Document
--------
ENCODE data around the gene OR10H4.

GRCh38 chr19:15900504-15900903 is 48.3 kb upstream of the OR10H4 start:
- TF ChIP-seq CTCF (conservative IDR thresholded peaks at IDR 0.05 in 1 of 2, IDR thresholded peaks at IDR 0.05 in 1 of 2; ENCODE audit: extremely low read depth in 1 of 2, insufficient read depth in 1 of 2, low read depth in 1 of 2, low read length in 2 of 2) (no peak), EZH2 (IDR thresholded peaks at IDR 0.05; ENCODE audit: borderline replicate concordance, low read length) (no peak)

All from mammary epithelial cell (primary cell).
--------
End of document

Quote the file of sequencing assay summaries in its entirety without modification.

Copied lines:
ENCODE data around the gene OR10H4.

GRCh38 chr19:15900504-15900903 is 48.3 kb upstream of the OR10H4 start:
- TF ChIP-seq CTCF (conservative IDR thresholded peaks at IDR 0.05 in 1 of 2, IDR thresholded peaks at IDR 0.05 in 1 of 2; ENCODE audit: extremely low read depth in 1 of 2, insufficient read depth in 1 of 2, low read depth in 1 of 2, low read length in 2 of 2) (no peak), EZH2 (IDR thresholded peaks at IDR 0.05; ENCODE audit: borderline replicate concordance, low read length) (no peak)

All from mammary epithelial cell (primary cell).